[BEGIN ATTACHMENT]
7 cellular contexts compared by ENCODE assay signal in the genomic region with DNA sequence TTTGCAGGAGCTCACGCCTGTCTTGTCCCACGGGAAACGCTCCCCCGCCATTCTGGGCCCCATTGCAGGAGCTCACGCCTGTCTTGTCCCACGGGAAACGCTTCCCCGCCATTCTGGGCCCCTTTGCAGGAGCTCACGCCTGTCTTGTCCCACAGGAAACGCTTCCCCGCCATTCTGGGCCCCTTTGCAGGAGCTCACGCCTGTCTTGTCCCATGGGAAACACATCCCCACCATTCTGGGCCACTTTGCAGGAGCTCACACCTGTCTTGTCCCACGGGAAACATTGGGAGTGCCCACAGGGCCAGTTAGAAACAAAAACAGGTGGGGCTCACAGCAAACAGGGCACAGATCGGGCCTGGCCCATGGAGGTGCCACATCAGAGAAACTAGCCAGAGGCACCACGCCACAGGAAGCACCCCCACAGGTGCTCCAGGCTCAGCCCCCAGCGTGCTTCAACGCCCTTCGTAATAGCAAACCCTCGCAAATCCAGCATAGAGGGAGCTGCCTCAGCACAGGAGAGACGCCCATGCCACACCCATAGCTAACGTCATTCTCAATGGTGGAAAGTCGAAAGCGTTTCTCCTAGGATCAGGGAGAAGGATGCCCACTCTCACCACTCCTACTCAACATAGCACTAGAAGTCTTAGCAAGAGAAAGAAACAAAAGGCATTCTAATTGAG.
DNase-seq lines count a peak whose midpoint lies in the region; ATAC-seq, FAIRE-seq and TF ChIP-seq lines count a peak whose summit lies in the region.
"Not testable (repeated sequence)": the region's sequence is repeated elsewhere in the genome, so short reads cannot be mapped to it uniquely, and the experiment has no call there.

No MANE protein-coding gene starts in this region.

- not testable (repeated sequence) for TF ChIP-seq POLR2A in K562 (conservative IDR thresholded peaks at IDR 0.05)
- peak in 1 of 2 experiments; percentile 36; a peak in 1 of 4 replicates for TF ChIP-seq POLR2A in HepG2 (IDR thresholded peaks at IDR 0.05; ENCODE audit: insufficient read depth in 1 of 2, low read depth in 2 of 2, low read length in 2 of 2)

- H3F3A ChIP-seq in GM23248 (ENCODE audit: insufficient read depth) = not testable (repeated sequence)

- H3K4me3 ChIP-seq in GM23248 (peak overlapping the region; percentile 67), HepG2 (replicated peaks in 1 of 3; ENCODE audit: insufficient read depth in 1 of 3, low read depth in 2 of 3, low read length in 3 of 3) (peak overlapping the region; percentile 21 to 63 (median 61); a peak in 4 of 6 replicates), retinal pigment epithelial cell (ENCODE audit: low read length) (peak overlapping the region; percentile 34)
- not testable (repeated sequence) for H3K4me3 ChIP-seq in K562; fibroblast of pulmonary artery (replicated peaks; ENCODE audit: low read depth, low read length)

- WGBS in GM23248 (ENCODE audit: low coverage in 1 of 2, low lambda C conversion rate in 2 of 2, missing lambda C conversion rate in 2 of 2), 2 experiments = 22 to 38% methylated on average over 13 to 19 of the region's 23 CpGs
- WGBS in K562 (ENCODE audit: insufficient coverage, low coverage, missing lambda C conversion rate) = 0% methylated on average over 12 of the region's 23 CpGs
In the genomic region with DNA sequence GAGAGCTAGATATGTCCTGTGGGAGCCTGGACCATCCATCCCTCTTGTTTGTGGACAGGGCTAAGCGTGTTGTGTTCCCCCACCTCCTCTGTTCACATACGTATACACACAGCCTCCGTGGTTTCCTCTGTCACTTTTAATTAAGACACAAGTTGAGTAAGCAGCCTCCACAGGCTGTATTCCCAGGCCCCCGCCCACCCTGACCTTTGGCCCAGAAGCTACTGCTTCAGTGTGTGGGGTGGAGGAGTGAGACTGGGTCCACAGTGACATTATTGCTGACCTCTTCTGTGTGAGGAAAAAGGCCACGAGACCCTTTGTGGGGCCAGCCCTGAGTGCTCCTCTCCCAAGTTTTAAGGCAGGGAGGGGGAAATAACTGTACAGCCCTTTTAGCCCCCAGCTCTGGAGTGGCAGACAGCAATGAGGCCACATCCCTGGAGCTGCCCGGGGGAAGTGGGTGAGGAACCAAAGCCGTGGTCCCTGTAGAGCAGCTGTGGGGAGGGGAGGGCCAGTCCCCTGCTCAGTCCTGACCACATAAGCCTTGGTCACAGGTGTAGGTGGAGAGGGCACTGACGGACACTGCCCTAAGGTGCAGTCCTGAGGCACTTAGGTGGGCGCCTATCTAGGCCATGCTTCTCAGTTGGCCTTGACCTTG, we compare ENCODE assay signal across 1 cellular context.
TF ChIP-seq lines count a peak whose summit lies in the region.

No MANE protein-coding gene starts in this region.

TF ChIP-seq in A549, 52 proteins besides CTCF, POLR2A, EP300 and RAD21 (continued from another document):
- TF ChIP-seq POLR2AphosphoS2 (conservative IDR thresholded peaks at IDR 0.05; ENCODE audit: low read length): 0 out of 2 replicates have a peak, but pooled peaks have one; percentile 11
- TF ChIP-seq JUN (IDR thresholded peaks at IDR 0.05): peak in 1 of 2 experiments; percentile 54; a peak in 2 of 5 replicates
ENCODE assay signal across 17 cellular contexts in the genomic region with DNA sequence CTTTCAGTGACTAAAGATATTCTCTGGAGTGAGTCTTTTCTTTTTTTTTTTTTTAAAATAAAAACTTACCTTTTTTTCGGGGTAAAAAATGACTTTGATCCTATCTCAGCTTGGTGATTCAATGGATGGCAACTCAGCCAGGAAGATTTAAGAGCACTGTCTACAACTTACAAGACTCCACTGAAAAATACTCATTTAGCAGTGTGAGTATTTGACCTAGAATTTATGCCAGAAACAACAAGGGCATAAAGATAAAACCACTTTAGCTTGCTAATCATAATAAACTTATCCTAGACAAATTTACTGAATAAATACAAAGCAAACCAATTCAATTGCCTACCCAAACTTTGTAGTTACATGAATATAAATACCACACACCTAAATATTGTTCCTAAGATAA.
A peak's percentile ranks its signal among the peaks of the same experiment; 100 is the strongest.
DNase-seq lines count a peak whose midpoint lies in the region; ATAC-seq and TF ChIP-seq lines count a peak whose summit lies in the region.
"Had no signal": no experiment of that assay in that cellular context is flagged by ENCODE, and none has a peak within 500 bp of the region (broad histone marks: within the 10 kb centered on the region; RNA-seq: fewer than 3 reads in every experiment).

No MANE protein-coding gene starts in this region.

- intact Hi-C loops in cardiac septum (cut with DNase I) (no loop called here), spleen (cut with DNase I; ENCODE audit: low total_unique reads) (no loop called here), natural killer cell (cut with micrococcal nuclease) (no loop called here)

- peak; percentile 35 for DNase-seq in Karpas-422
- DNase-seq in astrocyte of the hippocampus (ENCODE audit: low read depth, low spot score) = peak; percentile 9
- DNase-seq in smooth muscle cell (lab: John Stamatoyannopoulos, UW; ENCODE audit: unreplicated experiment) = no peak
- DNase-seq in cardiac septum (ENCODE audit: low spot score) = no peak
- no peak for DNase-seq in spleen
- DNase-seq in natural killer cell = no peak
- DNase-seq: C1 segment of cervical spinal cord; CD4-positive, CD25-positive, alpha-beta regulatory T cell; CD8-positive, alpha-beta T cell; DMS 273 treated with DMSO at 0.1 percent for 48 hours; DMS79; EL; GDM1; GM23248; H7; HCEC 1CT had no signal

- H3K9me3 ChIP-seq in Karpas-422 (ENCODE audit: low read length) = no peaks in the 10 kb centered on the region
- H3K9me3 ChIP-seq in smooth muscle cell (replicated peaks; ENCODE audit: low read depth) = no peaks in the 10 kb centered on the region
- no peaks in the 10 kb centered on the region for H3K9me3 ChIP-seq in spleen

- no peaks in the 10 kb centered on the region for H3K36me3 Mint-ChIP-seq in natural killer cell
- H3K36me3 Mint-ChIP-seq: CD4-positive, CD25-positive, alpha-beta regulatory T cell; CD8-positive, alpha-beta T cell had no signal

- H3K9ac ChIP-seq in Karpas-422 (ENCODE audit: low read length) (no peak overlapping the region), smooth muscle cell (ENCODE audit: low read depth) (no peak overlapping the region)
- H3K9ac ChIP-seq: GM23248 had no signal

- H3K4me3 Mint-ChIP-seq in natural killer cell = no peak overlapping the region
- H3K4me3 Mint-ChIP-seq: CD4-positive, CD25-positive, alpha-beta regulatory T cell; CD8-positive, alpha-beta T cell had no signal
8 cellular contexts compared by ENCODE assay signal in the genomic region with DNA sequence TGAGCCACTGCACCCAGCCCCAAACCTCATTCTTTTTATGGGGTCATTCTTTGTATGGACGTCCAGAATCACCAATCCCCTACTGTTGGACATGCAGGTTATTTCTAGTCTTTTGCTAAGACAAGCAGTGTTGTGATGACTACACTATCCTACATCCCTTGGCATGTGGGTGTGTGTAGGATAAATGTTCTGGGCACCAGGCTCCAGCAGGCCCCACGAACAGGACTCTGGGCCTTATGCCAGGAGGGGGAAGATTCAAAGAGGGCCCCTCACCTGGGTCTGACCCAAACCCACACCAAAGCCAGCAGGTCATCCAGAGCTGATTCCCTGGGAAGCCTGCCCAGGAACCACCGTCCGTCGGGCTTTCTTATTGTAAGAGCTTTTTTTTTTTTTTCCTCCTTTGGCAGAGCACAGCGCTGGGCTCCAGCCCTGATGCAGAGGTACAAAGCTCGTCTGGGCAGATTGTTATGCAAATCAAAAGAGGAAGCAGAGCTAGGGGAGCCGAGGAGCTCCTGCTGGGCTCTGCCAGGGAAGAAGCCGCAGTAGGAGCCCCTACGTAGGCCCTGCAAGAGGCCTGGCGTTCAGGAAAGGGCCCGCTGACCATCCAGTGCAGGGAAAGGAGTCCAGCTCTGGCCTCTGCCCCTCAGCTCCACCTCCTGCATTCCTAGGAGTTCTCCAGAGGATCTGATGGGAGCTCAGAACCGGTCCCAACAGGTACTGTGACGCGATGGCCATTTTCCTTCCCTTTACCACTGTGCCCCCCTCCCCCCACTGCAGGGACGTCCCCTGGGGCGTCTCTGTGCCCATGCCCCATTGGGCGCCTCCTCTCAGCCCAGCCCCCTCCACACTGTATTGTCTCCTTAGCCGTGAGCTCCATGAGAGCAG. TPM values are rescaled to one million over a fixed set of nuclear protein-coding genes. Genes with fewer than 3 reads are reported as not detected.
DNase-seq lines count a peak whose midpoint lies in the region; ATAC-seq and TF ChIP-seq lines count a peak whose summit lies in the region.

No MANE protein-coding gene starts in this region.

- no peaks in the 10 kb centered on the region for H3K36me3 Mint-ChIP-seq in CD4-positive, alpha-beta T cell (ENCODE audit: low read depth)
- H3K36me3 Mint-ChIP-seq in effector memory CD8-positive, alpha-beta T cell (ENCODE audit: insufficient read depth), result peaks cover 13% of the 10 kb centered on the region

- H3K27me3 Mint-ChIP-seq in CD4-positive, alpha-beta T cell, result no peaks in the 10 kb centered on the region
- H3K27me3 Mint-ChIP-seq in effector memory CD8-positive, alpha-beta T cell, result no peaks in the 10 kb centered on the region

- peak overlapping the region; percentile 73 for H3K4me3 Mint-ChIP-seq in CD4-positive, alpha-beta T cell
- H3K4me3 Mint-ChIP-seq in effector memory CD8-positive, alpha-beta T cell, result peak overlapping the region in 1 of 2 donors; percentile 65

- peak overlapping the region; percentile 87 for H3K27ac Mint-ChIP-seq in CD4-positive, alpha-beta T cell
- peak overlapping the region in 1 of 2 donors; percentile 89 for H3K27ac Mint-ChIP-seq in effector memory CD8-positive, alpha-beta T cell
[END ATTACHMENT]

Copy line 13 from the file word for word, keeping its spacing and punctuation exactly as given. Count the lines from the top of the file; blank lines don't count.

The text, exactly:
TF ChIP-seq lines count a peak whose summit lies in the region.